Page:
HomeForeign JurisdictionCalling a Woman ‘Pretty’ at Work is Sex Discrimination, Judge Rules

Calling a Woman ‘Pretty’ at Work is Sex Discrimination, Judge Rules

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Calling a female colleague a “pretty woman” at work is sex discrimination, a tribunal has ruled.

The ruling came in the case of an accounts manager who sued her employers after her boss told her to attend a meeting – because a male client liked “pretty women”.

Emma Nunn was left feeling “humiliated and undermined” when Adam Crouch extended the invitation purely for her physical appearance, the employment tribunal heard.

He then demeaned her further by telling her to calm down when she refused, before signing off his message with “babes”, it concluded.

Miss Nunn resigned from her £60,000 a year job and is now in line to receive compensation after winning her claim of sex discrimination with the judge ruling the comments were “reducing her value to the business” and would not have been made to a male colleague.

‘Blurred working relationship’

The Leicester tribunal heard Mr Crouch took over trucking firm G & MJ Crouch & Son, in the city, from his father in 2015, but Miss Nunn had known him as a longstanding family friend since she was 18.

Miss Nunn told the panel their particular friendship led to a “blurring of the nature of their working relationship”.

“Mr Crouch did not speak, consult with, or treat any other female employee like he spoke to and treated me,” she said.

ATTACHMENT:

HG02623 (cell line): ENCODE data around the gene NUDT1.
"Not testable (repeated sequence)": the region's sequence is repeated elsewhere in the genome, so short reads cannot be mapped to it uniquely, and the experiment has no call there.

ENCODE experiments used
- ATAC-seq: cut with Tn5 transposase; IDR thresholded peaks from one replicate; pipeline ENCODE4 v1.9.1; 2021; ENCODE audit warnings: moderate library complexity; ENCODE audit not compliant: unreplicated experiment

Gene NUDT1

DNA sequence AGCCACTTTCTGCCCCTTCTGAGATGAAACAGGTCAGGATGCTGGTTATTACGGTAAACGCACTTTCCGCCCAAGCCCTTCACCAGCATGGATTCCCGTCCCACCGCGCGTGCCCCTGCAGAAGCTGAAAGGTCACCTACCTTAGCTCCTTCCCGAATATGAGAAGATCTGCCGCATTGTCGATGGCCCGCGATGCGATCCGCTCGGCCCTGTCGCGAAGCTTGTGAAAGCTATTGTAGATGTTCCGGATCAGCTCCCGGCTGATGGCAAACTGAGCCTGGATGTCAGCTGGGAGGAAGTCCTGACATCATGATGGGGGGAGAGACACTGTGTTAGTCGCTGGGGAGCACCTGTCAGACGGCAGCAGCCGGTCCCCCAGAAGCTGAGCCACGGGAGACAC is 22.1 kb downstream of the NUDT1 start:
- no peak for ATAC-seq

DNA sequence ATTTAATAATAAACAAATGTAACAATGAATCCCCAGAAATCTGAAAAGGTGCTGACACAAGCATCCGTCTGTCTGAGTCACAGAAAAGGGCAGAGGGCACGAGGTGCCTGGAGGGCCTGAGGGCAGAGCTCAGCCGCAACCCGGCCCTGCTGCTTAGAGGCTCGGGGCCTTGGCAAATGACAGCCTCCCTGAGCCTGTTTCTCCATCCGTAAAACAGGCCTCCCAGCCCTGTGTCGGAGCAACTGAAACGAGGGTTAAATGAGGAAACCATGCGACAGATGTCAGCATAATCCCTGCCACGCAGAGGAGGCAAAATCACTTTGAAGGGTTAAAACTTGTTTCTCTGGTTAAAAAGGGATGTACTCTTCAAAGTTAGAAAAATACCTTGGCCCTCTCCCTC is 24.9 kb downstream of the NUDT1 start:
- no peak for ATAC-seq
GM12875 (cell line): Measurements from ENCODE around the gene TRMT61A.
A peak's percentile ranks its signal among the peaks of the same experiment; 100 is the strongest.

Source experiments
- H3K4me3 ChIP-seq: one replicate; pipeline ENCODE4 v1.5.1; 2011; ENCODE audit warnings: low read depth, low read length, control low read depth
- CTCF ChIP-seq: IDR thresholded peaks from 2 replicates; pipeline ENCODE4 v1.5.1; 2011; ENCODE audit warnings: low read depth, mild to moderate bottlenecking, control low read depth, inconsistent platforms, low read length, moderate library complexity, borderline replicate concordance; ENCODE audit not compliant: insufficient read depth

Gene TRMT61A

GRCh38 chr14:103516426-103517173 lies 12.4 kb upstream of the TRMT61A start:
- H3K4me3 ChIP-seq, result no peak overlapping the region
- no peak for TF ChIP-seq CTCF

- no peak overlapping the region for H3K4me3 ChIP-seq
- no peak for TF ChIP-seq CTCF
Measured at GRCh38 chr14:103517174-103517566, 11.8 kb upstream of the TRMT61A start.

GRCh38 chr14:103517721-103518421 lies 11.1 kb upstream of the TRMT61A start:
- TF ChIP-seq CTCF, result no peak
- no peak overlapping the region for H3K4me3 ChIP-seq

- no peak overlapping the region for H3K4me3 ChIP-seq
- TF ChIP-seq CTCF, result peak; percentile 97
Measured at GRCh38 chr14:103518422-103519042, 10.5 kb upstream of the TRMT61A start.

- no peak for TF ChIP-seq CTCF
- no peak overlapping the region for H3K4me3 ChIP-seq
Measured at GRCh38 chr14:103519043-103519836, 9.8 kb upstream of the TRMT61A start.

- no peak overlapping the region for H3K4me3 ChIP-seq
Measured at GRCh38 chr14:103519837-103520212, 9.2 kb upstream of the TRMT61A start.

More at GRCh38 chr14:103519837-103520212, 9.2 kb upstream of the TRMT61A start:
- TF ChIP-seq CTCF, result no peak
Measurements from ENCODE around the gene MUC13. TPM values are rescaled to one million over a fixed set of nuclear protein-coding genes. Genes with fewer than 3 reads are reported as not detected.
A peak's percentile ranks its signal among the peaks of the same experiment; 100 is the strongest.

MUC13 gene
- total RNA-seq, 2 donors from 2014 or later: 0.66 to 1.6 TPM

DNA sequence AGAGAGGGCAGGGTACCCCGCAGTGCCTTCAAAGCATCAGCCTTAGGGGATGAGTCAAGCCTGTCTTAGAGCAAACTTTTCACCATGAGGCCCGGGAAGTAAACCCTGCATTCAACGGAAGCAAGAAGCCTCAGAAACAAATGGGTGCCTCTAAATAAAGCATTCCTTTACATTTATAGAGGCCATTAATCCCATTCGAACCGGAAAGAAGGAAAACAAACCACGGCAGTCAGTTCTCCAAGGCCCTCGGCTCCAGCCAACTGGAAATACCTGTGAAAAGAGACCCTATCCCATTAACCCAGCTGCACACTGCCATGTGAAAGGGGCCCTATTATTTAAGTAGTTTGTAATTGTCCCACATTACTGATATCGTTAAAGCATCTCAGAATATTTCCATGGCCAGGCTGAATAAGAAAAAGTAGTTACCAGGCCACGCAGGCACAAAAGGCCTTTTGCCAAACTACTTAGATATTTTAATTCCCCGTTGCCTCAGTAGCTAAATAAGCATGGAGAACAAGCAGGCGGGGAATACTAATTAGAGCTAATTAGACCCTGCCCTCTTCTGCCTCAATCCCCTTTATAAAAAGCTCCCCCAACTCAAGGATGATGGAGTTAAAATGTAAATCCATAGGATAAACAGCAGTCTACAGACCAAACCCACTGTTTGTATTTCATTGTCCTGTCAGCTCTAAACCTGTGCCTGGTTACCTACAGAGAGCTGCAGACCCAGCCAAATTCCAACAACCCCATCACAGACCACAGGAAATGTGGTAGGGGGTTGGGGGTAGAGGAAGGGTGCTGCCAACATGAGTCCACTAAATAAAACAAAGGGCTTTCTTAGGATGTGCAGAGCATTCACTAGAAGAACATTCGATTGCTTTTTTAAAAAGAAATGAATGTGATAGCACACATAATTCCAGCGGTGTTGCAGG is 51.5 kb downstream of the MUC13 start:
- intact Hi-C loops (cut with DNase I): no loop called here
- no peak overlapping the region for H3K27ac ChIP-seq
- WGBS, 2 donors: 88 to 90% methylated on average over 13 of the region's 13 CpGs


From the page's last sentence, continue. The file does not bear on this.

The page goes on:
“The 20-year friendship came with significant consequences – I tolerated his behaviour as best I could.

“He was not speaking to me like a boss, more like a husband disappointed in a wife (me).

“At one level I was a trusted confidante, someone to let off steam to, to disclose innermost secrets and feelings to and next I was a normal employee.”

‘Is that all I get recognised for?’

However, the tribunal found this dynamic of not being “a purely professional working relationship”, was actually “encouraged” by both of them.

In April 2021, Mr Crouch – who is married – sent her a message about an upcoming meeting saying: “Oh yeah you should come as [a customer] is attending – he likes pretty women.”

In a subsequent email to Mr Crouch complaining about her treatment, she asked: “Is that all I get recognised for, that I am attractive?”

She resigned later that month, saying she felt “humiliated and undermined” and took the firm to the tribunal, making a series of claims of sex discrimination and harassment.

While most were dismissed, the “pretty woman” complaint was upheld.

Reference to pretty is sexual in nature’

Employment Judge Rachel Broughton said: “[We] find that the ‘pretty face’ comment would not have been said to a man, or an equivalent comment made about a male colleague’s physical attractiveness as a reason for being invited to a work meeting.

“It should have been obvious to him that such a comment would be unwelcome.

“It was not flattering [Miss Nunn], it was reducing her value to the business in that context, and what she would contribute to the meeting.

“The tribunal concludes that the reference to ‘pretty’ is sexual in nature.  It is about her physical attractiveness and in this context, her physical attractiveness to the opposite sex, a customer.

“The implication is that [the customer] finds her sexually attractive and would for that reason get some pleasure at looking at her in the meeting and/or interacting with her.

“The comment was sexual in nature and was said because of her sex, that she is a woman.”

A further hearing to award compensation will take place at a later date.

Telegraph

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